The last month of 2006 was marked by several important events in life of the Russian Space Forces. In the middle of December, Russian President Vladimir Putin visited the first state testing of the Defense Ministry’s Plesetsk cosmodrome. Putin got acquainted with infrastructure objectives and with the new military space equipment.
On December 22, a new radar station of high, ex-works readiness was put on combat duty within the early warning missile attack system. Deputy Prime Minister and Defense Minister Sergei Ivanov was present at the official commissioning ceremony.
On December 24, the Soyuz-2.1a rocket was launched from the Plesetsk cosmodrome with a payload for the fist time. Later, it placed the new communication satellite, Meridian, into orbit.
The Proton-K rocket was launched from Baikonur the next day and placed into orbit three Russian GLONASS-M system navigation satellites.
On December 27, a modernized Soyuz-2.1b rocket was launched from the same cosmodrome. This rocket placed the French research satellite, COROT, into orbit.
Representatives of the Space Forces say that the Soyuz-2 rocket is being developed by order of the Defense Ministry and Federal Space Agency to facilitate independent access to outer space and primarily for use by Russian military space programs.
The key characteristics of the new rocket (representing the most mass and reliable series of rockets based on the R-7 rocket of Sergei Korolev), are the use of only Russian components and its ability to place in orbit all medium class existing and planned payloads from the Russian cosmodrome of Plesetsk.
In the course of modernizing the Soyuz-2, designers improved the engines deployed in all stages of the rocket. This enables the designers to noticeably increase the payload and dimensions of the spacecraft placed in orbit. The upgrades also included the development of a new digital control system providing for precise delivery of payloads, the implementation of new remote measurement systems and the ability to use a booster (Fregat etc).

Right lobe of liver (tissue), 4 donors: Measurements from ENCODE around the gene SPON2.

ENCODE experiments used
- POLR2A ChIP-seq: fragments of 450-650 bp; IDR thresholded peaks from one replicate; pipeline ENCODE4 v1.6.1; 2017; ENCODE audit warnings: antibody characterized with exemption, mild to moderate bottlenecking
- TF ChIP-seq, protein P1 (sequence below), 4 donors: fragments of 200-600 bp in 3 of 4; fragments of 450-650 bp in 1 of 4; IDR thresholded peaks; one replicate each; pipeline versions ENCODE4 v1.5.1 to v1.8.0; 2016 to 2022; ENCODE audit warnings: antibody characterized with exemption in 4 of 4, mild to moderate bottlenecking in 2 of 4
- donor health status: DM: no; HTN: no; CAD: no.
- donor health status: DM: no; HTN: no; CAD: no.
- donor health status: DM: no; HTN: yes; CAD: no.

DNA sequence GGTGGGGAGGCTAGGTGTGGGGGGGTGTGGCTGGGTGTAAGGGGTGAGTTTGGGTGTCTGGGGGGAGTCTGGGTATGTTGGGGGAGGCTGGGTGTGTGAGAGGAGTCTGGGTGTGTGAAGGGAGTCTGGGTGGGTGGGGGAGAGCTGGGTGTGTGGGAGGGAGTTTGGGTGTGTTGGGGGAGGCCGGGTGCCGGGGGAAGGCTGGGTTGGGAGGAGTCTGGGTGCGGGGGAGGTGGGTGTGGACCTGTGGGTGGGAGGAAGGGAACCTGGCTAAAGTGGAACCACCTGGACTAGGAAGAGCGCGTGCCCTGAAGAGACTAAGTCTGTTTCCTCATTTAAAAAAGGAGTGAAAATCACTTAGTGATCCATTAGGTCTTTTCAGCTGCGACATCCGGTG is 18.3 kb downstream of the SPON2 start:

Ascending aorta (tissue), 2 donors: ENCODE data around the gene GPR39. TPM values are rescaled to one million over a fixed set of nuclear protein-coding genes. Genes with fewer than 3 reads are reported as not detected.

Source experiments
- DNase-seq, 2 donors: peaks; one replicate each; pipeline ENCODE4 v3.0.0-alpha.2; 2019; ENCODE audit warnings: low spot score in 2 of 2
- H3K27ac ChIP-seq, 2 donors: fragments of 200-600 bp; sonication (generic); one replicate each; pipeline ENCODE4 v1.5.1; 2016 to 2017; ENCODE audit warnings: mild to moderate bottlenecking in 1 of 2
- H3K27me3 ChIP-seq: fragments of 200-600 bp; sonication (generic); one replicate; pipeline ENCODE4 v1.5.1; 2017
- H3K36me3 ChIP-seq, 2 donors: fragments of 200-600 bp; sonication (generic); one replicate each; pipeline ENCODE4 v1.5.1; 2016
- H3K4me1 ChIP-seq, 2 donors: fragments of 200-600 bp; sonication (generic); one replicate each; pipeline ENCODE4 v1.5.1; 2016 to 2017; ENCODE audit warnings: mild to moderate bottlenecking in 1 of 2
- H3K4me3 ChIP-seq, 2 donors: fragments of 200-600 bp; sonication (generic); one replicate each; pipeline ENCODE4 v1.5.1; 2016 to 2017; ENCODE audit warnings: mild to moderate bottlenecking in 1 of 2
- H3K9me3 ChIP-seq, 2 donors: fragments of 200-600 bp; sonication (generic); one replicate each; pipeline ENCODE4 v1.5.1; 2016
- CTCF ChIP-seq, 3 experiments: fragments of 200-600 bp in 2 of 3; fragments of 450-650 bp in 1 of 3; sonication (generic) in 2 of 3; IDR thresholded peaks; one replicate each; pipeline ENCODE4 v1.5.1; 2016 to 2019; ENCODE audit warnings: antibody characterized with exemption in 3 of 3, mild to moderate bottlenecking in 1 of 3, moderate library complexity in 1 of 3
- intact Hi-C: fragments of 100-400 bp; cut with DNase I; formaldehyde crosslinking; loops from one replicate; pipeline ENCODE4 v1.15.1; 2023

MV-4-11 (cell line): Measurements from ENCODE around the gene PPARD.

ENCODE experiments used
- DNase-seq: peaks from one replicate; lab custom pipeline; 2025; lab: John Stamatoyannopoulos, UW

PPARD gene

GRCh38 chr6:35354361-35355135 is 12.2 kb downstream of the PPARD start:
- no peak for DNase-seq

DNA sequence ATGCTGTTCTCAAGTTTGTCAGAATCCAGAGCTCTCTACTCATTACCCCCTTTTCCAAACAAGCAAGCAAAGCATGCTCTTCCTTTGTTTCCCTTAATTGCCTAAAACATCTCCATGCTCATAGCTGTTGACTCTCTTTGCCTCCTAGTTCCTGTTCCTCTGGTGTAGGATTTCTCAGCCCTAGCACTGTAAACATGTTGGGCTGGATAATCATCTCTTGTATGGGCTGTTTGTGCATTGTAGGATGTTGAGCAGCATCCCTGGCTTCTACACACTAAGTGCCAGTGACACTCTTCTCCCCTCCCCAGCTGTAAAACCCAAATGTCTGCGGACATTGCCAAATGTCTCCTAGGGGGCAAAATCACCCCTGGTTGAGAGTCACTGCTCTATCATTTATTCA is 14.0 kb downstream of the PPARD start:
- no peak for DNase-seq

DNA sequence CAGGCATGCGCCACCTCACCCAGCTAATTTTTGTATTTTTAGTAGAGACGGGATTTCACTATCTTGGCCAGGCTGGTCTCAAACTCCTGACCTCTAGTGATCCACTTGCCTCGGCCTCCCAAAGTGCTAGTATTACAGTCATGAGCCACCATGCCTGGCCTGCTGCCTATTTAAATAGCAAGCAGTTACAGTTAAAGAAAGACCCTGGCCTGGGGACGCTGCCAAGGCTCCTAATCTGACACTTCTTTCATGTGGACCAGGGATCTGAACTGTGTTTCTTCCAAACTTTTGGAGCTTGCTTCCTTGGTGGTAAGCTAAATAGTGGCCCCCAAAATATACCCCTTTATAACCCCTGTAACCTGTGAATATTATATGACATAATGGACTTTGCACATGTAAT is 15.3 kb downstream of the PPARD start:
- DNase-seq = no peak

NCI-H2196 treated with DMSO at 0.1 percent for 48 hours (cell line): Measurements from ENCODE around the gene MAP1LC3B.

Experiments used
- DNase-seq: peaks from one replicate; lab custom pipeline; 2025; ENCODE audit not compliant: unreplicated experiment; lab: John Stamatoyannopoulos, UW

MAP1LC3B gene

The rocket includes the world’s best characteristics in the class of rockets which burn kerosene and pressurized oxygen. For the first time the rocket was equipped with the fundamentally new RD-01124 engine, which will increase the payload capacity of the rocket by 1 ton, compared to the Soyuz versions now used.
The anticipated launch of Soyuz-2.1b rocket from Plesetsk is scheduled for the summer of 2007.
In combination with the Fregat booster, the Soyuz-2 rocket will become the main vehicle for placing spacecraft in low circular and high elliptical orbits for the next 10-15 years.
One of modifications of Soyuz-2 will also be used for launching payloads from the Guiana space center (Courou, French Guiana) within a multiparty project between the Russian Federal Space Agency, Progress, Starsem, EADS and Arianespace.